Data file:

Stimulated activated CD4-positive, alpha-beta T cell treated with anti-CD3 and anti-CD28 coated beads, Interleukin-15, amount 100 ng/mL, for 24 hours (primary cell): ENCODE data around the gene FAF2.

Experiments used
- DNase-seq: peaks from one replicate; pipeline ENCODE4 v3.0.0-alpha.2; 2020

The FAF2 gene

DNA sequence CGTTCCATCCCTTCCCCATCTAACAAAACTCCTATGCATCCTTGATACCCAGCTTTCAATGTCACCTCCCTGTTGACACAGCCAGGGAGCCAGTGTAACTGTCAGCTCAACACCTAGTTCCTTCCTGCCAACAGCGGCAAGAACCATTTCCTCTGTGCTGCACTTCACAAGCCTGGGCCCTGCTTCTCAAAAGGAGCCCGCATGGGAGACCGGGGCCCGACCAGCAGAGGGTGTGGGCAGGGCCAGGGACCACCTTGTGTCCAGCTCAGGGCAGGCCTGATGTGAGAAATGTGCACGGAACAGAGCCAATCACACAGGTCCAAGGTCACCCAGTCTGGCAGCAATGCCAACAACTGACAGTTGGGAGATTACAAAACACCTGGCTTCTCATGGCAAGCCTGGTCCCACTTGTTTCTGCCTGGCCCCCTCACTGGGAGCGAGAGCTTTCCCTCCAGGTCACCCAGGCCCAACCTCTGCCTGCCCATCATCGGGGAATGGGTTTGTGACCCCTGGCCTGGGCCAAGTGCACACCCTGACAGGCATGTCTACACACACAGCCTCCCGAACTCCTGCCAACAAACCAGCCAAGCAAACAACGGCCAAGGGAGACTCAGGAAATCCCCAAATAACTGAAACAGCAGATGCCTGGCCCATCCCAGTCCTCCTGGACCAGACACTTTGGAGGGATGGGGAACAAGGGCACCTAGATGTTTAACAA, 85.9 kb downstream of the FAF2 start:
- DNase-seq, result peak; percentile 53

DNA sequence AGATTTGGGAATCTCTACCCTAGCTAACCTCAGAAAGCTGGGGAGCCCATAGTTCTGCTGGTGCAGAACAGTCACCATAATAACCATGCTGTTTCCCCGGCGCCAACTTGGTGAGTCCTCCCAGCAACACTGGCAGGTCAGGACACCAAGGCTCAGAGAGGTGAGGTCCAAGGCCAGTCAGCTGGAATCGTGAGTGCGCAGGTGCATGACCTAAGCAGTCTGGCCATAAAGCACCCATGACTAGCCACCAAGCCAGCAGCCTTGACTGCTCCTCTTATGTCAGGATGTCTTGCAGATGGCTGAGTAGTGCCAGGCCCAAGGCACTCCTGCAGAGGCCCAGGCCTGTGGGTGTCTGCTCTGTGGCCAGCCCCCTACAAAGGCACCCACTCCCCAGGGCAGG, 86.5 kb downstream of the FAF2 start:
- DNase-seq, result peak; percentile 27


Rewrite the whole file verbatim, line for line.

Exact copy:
Stimulated activated CD4-positive, alpha-beta T cell treated with anti-CD3 and anti-CD28 coated beads, Interleukin-15, amount 100 ng/mL, for 24 hours (primary cell): ENCODE data around the gene FAF2.

Experiments used
- DNase-seq: peaks from one replicate; pipeline ENCODE4 v3.0.0-alpha.2; 2020

The FAF2 gene

DNA sequence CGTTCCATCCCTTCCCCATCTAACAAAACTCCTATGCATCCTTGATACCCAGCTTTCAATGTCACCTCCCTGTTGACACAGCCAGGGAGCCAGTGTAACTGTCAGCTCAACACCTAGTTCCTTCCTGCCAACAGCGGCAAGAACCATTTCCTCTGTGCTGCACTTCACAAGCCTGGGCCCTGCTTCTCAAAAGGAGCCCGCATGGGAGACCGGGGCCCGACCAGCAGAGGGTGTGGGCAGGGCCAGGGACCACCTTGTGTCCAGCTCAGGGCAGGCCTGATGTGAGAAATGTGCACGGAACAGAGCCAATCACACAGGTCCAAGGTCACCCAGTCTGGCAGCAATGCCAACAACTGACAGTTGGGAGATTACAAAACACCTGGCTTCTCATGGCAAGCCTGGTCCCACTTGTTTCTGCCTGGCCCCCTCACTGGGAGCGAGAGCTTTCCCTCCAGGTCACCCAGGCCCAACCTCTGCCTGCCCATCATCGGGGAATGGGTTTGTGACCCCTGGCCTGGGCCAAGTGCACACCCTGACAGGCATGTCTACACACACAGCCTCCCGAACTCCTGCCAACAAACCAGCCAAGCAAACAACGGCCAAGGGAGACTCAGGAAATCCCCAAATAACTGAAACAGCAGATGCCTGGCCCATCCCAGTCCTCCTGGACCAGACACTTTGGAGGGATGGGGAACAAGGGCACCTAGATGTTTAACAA, 85.9 kb downstream of the FAF2 start:
- DNase-seq, result peak; percentile 53

DNA sequence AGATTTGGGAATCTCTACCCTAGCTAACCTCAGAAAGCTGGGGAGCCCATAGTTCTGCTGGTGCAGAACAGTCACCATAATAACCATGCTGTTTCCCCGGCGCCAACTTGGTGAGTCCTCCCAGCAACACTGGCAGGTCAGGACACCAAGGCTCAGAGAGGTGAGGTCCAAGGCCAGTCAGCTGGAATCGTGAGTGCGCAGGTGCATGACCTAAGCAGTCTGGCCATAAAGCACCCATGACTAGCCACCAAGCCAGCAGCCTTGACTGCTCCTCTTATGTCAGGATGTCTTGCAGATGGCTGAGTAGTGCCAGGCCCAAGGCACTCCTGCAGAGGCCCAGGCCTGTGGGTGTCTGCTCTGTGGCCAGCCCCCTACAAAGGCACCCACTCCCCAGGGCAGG, 86.5 kb downstream of the FAF2 start:
- DNase-seq, result peak; percentile 27